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Pet. Were it better I should rush in thus.

But where is Kate? where is my lovely bride ?—
How does my father?-Gentles, methinks you frown;
And wherefore gaze this goodly company;

As if they saw some wondrous monument,
Some comet, or unusual prodigy?

Bap. Why, sir, you know, this is your wedding-day:
First were we sad, fearing you would not come;
Now sadder, that you come so unprovided.

Fy! doff this habit, shame to your estate,
An eye-sore to our solemn festival.

"Feran. Good morrow, father: Polidor well met,

"You wonder, I know, that I have staide so long.


Alfon. Yea, marry sonne: we were almost persuaded "That we should scarce have had our bridegroome heere: "But say, why art thou thus basely attired?

"Feran. Thus richly, father, you should have saide;

"For when my wife and I are married once,

"Shee 's such a shrew, if we should once fall out,
"Sheele pull my costly sutes over mine ears,
"And therefore I am thus attir'd a while:
"For many things I tell you 's in my head,

"And none must know thereof but Kate and I;
"For we shall live like lambes and lions sure:
"Nor lambes to lions never were so tame,
"If once they lie within the lions pawes,
"As Kate to me, if we were married once:
"And therefore, come, let 's to church presently.
"Pol. Fie, Ferando! not thus attired: for shame,
"Come to my chamber, and there suite thyselfe,
"Of twenty sutes that I did never weare.

"Feran. Tush, Polidor: I have as many sutes
"Fantastike made to fit my humour so,
"As any in Athens; and as richly wrought
"As was the massie robe that late adorn'd

"The stately legat of the Persian king,

"And this from them I have made choise to weare.

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Alfon. I prethee, Ferando, let me intreat,

"Before thou go'st unto the church with us,
"To put some other sute upon thy backe.
"Feran. Not for the world," &c.


Tra. And tell us, what occasion of import Hath all so long detain'd you from your wife, And sent you hither so unlike yourself?


Pet. Tedious it were to tell, and harsh to hear:
Sufficeth, I am come to keep my word,
Though in some part enforced to digress;
Which, at more leisure, I will so excuse
As you shall well be satisfied withal.

But, where is Kate? I stay too long from her;
The morning wears, 'tis time we were at church.
Tra. See not your bride in these unreverent robes;
Go to my chamber, put on clothes of mine.

Pet. Not I, believe me; thus I'll visit her.
Bap. But thus, I trust, you will not marry her.
Pet. Good sooth, even thus; therefore have done with


To me she's married, not unto my clothes:
Could I repair what she will wear in me,
As I can change these poor accoutrements,
'Twere well for Kate, and better for myself. -
But what a fool am I, to chat with you,
When I should bid good-morrow to my bride,
And seal the title with a lovely kiss?

[Exeunt PET. GRU. and Bros. Tra. He hath some meaning in his mad attire:

We will persuade him, be it possible,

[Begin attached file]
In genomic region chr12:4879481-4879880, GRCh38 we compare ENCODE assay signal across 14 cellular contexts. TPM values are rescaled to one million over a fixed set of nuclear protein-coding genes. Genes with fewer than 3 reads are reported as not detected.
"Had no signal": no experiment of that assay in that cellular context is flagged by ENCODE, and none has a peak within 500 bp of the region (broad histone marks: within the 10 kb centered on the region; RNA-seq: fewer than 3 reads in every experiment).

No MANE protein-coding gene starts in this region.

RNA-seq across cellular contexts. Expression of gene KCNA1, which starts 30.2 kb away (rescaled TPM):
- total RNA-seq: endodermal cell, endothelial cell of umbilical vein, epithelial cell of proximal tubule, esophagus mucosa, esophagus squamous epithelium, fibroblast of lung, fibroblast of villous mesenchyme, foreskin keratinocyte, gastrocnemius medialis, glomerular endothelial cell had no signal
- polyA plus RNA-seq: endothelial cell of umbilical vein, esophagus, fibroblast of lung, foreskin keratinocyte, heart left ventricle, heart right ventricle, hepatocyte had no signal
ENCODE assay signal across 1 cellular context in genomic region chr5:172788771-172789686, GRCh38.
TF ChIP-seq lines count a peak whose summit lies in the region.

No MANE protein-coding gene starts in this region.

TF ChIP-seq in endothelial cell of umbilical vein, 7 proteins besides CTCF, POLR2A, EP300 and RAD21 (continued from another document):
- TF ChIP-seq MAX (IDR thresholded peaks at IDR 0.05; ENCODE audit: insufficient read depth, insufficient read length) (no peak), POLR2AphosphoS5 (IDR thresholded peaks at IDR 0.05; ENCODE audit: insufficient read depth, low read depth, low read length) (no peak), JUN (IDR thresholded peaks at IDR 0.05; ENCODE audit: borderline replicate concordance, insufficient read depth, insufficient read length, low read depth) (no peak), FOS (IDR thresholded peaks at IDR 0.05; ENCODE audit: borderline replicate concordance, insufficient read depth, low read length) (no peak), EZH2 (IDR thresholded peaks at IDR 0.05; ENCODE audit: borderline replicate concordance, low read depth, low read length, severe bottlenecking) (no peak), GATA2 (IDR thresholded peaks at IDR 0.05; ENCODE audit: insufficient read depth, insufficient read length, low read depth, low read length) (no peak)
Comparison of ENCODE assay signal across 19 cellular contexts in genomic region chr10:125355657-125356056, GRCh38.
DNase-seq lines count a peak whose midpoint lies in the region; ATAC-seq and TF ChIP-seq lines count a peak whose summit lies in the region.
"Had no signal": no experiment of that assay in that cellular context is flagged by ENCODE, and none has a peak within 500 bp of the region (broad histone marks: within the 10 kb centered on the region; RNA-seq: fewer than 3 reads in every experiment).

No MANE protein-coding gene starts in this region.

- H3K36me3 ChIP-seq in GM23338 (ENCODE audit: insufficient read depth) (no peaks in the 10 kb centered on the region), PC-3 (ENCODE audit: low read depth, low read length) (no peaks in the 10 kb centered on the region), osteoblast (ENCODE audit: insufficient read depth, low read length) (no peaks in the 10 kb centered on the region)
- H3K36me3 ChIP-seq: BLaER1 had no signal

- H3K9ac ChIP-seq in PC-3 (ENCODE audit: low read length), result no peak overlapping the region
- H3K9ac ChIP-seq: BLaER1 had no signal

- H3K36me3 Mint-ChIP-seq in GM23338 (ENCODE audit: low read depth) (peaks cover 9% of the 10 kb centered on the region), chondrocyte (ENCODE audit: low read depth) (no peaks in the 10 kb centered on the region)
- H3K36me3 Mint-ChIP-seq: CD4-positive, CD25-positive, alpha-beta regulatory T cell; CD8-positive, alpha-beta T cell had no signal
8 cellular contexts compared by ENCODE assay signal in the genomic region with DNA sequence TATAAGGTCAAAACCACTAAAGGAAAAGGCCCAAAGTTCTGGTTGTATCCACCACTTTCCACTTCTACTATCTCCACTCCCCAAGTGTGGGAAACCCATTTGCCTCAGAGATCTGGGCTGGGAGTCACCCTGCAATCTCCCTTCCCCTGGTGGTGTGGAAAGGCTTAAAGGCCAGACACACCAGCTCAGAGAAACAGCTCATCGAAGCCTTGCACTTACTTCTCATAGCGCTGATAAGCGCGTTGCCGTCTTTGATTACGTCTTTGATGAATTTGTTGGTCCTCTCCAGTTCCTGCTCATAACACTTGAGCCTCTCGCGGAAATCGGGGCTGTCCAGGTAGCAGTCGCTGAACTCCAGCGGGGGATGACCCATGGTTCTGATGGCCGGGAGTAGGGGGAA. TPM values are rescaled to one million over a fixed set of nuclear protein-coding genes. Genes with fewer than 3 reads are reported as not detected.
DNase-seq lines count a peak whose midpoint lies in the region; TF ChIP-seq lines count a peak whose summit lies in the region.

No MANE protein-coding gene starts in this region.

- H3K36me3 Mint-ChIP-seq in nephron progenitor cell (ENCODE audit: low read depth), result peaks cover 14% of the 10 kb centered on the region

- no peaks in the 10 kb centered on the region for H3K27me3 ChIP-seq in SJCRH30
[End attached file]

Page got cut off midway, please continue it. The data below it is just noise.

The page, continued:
To put on better ere he go to church.


Bap. I'll after him, and see the event of this. [Exit. Tra. But, sir, to her love concerneth us to add

to digress;] To deviate from my promise. Johnson. 7 Tra. But, sir, to her love-] Mr. Theobald reads-our love. Steevens.

Our is an injudicious interpolation. The first folio reads-But, sir, love concerneth us to add, Her father's liking—which, I think,

should be thus corrected:

But sir, to her love concerneth us to add
Her father's liking.-

We must suppose, that Lucentio had before informed Tranio in private of his having obtained Bianca's love; and Tranio here resumes the conversation, by observing, that to her love it concerns them to add her father's consent; and then goes on to propose a scheme for obtaining the latter. Tyrwhitt.

The nominative case to the verb concerneth is here understood. A similar license may be found in Coriolanus:

Her father's liking: Which to bring to pass,
As I before imparted to your worship,

I am to get a man,-whate'er he be,

It skills not much; we 'll fit him to our turn,-
And he shall be Vincentio of Pisa;

And make assurance, here in Padua,
Of greater sums than I have promised.
So shall you quietly enjoy your hope,
And marry sweet Bianca with consent.

Luc. Were it not that my fellow schoolmaster
Doth watch Bianca's steps so narrowly,

'Twere good, methinks, to steal our marriage;
Which once perform'd, let all the world say-no,
I'll keep mine own, despite of all the world.
Tra. That by degrees we mean to look into,
And watch our vantage in this business:
We'll over-reach the greybeard, Gremio,
The narrow-prying father, Minola;
The quaint musician, amorous Licio;
All for my master's sake, Lucentio.-

Re-enter GREMIO.

Signior Gremio! came you from the church?
Gre. As willingly as e'er I came from school.9
Tra. And is the bride and bridegroom coming home?
Gre. A bridegroom, say you? 'tis a groom, indeed,
A grumbling groom, and that the girl shall find.

"Remains that in the official marks invested,
"You anon do meet the senate."

Again, in Troilus and Cressida:

"The beauty that is borne here in the face

"The bearer knows not, but commends itself

"To others' eyes." Malone.